My mom had come home from her new job at a knife factory with news that it too was liquidating, that everybody was going to lose their jobs. Her stress and fear, nerves shot, then turned into anger — always more plural, her angers —and it lashed out at me and my older sister, Caroline.
Nights like these my mother could scream at us for hours, salt-scorched, running from room to room —to find us, coil back, and charge again, raving, like we were in court or both caught in some trap . She’d done this before, when I had not washed the dishes, forgotten something unmissable, a chore.
I need you to understand what it sounds like when someone runs through a house. When you are hiding or pretending to sleep, red-eared but following the sound, how you really get to know where the body comes down, into the heel, into the rake of the toes. Bringing down a continent. It’s a muted thud, a glugging like a pulse, like a drum or an oar, an emptiness being beaten against. It’s an unforgettable sound, unmovable, I’ve tried.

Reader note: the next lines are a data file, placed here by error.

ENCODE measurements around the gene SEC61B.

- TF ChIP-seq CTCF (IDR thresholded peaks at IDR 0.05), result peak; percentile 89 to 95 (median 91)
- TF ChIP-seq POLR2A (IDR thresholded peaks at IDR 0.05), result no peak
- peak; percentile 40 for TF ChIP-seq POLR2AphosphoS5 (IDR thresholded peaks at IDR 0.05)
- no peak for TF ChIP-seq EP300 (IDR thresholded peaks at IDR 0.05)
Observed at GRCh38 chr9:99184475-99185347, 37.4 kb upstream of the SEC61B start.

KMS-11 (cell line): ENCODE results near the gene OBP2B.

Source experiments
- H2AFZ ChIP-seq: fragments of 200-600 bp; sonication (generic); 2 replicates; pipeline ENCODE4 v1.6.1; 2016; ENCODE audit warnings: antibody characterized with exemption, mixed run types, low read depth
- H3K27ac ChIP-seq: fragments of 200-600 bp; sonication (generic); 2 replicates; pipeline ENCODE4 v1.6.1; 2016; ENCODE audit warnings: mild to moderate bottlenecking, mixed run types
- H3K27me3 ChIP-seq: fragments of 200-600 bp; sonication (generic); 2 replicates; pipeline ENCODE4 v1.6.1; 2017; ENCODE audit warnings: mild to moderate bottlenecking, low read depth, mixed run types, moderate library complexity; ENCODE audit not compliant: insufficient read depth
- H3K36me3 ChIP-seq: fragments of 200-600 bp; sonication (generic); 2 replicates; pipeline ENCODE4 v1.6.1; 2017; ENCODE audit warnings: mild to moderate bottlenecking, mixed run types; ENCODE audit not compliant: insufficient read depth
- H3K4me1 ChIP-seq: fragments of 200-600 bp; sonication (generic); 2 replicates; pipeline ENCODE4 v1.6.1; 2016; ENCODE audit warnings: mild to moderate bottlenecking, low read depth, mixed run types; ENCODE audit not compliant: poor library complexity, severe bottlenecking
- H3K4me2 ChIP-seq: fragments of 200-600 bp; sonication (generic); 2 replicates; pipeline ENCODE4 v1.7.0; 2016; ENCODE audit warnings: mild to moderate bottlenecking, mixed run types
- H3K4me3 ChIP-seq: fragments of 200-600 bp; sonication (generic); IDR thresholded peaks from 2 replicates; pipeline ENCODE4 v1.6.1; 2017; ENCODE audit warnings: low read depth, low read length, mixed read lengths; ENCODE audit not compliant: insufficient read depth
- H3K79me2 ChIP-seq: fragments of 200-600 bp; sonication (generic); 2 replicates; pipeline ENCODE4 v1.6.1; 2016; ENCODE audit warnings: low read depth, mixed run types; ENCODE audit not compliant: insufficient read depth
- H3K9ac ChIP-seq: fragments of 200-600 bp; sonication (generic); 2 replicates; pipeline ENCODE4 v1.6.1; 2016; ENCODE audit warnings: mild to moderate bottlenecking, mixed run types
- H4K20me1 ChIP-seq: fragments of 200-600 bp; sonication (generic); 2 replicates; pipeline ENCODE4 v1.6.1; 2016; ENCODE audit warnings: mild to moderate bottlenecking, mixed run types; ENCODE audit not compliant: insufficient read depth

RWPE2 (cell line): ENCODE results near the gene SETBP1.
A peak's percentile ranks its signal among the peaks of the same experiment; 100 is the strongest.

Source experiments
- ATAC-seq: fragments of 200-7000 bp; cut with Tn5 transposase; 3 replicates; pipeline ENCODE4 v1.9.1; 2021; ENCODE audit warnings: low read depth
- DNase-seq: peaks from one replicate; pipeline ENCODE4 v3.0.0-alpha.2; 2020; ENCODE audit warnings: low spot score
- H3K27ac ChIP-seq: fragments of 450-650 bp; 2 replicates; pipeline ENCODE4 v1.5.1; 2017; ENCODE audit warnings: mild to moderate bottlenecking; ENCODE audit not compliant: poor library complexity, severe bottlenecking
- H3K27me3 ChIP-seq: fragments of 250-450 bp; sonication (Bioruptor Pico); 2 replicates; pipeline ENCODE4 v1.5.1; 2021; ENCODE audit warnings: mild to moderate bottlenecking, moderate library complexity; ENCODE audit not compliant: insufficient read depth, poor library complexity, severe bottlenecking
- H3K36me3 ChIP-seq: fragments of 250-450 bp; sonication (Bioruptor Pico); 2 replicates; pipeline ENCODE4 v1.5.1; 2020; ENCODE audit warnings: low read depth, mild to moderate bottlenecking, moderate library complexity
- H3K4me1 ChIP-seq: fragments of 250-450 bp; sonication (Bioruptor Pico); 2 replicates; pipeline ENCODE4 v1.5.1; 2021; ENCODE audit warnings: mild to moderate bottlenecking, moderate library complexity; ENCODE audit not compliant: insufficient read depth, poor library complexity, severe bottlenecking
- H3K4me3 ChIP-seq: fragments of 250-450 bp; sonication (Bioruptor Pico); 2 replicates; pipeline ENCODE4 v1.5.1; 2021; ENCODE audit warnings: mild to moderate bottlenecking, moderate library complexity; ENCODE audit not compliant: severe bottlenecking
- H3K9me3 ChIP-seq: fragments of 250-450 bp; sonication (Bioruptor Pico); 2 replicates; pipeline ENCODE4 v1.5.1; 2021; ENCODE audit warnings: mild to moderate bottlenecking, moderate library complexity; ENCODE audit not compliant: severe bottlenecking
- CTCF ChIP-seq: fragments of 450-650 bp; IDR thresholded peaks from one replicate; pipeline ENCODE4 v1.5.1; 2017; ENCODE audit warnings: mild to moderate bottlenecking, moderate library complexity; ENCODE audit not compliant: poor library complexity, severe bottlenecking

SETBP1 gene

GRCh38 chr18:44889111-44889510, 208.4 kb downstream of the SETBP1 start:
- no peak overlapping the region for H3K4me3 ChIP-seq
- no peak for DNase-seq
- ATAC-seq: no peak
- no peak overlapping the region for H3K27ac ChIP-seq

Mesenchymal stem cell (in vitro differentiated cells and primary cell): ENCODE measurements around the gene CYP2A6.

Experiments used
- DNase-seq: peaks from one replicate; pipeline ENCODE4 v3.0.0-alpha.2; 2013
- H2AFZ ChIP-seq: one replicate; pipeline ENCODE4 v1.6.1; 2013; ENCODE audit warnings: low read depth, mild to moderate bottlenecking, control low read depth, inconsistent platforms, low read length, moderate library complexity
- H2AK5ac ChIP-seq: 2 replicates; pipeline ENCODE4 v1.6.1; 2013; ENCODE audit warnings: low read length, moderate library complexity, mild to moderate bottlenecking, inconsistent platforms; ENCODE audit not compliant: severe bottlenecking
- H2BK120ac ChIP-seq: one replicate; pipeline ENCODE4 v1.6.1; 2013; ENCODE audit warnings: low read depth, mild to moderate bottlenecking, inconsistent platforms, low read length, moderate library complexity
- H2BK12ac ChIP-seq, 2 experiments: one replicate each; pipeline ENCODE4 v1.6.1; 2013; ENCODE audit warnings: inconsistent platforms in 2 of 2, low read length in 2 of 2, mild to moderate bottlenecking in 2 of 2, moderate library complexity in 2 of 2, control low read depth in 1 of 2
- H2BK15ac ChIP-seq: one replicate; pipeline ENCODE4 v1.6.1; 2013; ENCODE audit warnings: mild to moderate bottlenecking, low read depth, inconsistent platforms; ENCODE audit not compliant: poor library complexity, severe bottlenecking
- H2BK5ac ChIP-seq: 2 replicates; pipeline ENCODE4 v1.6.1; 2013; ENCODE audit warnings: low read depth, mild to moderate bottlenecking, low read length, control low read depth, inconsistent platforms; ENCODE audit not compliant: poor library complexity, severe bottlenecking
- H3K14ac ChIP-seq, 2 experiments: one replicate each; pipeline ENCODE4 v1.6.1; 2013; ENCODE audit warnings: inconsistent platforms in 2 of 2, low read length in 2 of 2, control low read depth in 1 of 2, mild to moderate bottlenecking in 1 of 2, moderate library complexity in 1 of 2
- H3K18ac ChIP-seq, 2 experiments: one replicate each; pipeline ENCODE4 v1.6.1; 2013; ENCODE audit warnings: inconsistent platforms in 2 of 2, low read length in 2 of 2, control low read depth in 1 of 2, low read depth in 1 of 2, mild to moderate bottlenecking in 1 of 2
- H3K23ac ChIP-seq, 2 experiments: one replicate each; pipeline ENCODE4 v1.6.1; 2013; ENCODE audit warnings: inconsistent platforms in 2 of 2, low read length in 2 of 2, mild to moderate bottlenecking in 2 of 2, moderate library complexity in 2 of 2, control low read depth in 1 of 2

On my knees I could feel nails rising up below the carpet. Everyone else had gone to bed, and there was a safe, steadying quiet after all the yelling, a truce. But I still felt sick with what happened. I was crouched over some homework, just to hand in, get done, something that had to be true about me. Getting sweaty pits, I shook. I remember writing and writing, comparing my anger to a lion at a zoo, mangy against its cage.